Glasgow Queen Street – Falkirk Grahamston
For five weekends from Saturday 22 October – Sunday 20 November, trains are cancelled. However services between Glasgow Queen Street Low Level and Cumbernauld operate as normal. Replacement buses run between Cumbernauld and Falkirk Grahamston.
Glasgow Queen Street – Stirling / Dunblane / Perth
For five weekends from Saturday 22 October – Sunday 20 November, services are cancelled. Customers can travel to Falkirk High (by train or bus) to complete their journey by replacement bus.
Edinburgh – Stirling / Dunblane / Perth
Until Thursday 8 December, trains may be cancelled (over five weekends from Saturday 22 October – Sunday 20 November), or operate only between Edinburgh - Falkirk Grahamston or Polmont at certain times of the day. Replacement buses will run when no trains are in operation.
Glasgow Central - Edinburgh via Shotts (in progress)
Sunday all day : until Sun 4 Dec 2016 Replacement buses operating between Glasgow Central and West Calder, in both directions, calling at intermediate stations. Trains only operate between West Calder and Edinburgh in both directions. Customers can also use Lanark trains, which run as normal, between Bellshill and Glasgow Central in both directions.
Monday - Thursday evenings until 8 Dec
After approximately 20:30 replacement buses operate between Glasgow Central and West Calder, in both directions, calling at intermediate stations. Trains only operating between West Calder and Edinburgh in both directions. Customers can also use Lanark trains, which run as normal, between Bellshill and Glasgow Central in both directions.
Earlier this year, the Scottish Government announcement a ‘rail revolution’ that will deliver 200 more services and 20,000 more seats for passengers in Scotland from 2018 – the largest programme of benefits to rail passengers seen in a generation. A total of 20,000 more seats per day will be available with passengers across Tayside, Stirlingshire, Perthshire, Aberdeenshire and the Borders set to feel the benefits.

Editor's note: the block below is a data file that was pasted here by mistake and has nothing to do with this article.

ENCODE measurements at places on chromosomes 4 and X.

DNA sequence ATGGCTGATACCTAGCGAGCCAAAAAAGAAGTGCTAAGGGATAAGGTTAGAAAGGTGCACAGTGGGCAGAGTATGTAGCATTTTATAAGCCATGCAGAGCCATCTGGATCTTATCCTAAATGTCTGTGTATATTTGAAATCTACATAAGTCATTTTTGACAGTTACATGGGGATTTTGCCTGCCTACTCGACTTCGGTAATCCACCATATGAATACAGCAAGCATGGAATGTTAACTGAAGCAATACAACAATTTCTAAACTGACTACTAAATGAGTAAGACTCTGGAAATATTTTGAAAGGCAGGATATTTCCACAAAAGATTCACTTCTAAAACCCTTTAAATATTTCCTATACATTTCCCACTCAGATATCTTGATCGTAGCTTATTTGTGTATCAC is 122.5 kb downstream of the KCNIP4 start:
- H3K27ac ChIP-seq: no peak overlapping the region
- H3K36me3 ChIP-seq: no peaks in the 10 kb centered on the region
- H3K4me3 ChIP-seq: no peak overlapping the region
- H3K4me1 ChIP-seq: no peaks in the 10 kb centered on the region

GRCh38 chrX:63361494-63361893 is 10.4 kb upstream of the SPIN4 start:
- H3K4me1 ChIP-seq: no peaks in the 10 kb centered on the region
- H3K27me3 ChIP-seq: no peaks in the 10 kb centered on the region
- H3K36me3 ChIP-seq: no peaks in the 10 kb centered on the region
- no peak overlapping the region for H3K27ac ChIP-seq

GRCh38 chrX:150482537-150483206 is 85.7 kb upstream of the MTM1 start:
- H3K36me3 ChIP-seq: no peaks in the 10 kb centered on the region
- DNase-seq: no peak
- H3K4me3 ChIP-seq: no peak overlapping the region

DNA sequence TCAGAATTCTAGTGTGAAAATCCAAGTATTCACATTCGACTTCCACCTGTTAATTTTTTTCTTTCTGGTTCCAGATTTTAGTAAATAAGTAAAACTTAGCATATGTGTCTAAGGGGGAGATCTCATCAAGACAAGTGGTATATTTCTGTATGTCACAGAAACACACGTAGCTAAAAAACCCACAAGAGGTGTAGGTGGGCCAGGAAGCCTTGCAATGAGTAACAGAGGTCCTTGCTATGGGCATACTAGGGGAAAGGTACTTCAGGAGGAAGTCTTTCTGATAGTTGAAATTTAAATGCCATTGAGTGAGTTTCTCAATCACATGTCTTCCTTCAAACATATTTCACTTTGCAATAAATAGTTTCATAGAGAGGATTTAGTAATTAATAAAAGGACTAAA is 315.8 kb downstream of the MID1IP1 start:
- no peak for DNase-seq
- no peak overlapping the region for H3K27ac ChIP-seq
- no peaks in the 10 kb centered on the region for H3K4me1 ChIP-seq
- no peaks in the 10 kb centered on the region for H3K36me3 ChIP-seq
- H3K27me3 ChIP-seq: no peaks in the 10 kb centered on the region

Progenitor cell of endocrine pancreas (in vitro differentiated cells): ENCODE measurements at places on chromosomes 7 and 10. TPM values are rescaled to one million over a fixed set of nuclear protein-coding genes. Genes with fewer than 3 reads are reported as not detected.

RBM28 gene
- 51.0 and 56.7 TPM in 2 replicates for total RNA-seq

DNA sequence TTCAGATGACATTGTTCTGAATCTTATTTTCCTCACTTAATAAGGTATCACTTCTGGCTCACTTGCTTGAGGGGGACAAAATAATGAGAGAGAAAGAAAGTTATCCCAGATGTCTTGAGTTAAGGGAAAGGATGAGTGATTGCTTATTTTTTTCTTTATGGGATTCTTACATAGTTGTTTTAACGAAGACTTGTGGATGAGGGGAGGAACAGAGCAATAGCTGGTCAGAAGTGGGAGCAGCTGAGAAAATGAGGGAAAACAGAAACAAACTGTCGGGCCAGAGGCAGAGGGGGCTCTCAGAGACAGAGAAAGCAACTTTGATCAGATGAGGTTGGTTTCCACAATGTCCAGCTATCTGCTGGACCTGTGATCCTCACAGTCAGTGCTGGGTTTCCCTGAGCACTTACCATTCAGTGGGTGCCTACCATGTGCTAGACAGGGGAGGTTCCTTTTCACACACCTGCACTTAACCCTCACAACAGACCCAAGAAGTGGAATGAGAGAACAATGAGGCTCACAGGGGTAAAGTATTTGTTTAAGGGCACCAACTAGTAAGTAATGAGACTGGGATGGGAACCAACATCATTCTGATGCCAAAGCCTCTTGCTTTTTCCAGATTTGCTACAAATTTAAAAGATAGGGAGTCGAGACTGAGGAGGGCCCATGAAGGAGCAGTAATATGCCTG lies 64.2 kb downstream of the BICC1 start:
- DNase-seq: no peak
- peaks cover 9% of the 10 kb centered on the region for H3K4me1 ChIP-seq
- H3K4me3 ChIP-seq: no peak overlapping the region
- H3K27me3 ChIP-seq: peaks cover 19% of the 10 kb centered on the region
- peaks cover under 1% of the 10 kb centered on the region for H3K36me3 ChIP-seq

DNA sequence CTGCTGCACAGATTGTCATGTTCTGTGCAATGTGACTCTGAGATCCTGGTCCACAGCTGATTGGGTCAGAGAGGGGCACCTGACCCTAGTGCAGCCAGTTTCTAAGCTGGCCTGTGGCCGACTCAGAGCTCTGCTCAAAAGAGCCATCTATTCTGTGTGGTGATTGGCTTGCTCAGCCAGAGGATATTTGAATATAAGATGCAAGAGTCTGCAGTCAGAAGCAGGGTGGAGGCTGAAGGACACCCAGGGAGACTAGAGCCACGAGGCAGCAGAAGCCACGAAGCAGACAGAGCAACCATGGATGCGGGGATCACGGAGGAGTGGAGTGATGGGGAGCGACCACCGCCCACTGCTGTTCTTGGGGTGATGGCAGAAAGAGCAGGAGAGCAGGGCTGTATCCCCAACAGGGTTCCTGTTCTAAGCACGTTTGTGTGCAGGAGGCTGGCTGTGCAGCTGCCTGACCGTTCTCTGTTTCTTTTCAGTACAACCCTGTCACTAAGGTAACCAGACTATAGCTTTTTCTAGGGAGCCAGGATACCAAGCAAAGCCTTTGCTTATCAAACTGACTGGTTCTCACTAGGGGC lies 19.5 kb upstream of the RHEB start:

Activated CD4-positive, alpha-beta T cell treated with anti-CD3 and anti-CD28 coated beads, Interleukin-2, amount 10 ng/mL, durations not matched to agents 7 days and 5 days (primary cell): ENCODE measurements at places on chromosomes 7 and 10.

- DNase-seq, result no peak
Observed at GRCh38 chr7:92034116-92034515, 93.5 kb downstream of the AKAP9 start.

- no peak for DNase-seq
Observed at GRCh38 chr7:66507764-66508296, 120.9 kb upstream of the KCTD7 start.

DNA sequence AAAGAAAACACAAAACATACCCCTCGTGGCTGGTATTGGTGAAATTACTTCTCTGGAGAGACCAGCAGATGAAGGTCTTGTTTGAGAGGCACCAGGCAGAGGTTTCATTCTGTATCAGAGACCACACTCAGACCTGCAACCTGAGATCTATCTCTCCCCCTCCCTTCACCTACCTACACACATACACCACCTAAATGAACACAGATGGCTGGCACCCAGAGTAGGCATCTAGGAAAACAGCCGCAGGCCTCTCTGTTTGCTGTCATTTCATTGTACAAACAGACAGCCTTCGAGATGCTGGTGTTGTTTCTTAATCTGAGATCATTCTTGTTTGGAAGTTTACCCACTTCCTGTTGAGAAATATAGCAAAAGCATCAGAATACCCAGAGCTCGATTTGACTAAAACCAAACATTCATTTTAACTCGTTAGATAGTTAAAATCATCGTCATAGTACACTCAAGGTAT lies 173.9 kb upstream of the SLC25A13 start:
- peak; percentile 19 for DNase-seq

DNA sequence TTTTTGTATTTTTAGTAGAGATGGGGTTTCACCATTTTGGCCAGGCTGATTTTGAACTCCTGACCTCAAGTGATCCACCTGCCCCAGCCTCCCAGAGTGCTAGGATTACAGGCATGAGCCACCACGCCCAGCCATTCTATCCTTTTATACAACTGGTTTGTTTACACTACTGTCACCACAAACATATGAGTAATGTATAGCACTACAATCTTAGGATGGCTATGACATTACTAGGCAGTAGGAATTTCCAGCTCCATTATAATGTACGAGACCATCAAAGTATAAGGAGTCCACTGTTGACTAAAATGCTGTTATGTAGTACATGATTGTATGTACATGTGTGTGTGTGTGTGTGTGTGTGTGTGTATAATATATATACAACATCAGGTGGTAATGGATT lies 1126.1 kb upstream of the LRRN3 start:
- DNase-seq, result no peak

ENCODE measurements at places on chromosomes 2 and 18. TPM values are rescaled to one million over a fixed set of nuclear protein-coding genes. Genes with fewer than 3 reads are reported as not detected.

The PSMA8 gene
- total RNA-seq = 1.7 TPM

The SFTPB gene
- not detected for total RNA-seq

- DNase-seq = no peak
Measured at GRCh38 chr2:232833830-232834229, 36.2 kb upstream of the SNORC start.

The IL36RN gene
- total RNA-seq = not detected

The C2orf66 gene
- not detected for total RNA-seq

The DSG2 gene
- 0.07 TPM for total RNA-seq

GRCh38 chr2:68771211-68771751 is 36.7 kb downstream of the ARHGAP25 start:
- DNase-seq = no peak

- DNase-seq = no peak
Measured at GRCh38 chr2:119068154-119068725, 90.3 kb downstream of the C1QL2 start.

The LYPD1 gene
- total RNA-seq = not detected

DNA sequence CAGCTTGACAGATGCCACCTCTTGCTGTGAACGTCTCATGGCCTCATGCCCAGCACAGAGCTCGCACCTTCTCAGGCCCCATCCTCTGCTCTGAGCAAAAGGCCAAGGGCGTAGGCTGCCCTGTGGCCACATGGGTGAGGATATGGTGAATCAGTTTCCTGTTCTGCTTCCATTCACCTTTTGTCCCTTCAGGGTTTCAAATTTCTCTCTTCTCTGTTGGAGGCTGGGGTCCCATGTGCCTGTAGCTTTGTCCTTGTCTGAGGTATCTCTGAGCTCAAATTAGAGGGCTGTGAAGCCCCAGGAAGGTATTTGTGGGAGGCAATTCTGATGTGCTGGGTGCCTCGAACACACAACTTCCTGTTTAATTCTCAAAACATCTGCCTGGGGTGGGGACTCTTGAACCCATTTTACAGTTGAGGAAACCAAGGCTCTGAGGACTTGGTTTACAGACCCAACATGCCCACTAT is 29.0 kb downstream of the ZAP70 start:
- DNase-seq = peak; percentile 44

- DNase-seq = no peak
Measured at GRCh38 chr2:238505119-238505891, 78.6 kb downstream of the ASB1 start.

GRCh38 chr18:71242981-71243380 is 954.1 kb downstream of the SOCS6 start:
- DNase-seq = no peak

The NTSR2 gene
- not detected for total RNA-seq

About Network Rail
Network Rail owns, manages and develops Britain's railway - the 20,000 miles of track, 40,000 bridges and viaducts and the thousands of signals, level crossings and stations (the largest of which we also run). In partnership with train operators we help people take more than 1.65bn journeys by rail every year and move hundreds of millions of tonnes of freight, saving almost 8m lorry journeys. We employ 36,000 people across Britain and work round-the-clock, each and every day, to provide a safe, reliable railway.
About the Railway Upgrade Plan
The Railway Upgrade Plan is Network Rail's investment plan for Britain's railways. It makes up two-thirds of Network Rail's £40bn spending priorities for the five years to 2019 and represents the biggest sustained programme of rail modernisation since the Victoria era. It is designed to provide more capacity, relieve crowding and respond to the tremendous growth Britain's railways continue to experience; passenger numbers have doubled in the past 20 years and are set to double again over the next 25 years - so we need to continue to invest in building a bigger, better railway. For passengers, that means:
- longer, faster more frequent trains;
- better, more reliable infrastructure; and
- better facilities for passengers, especially at stations.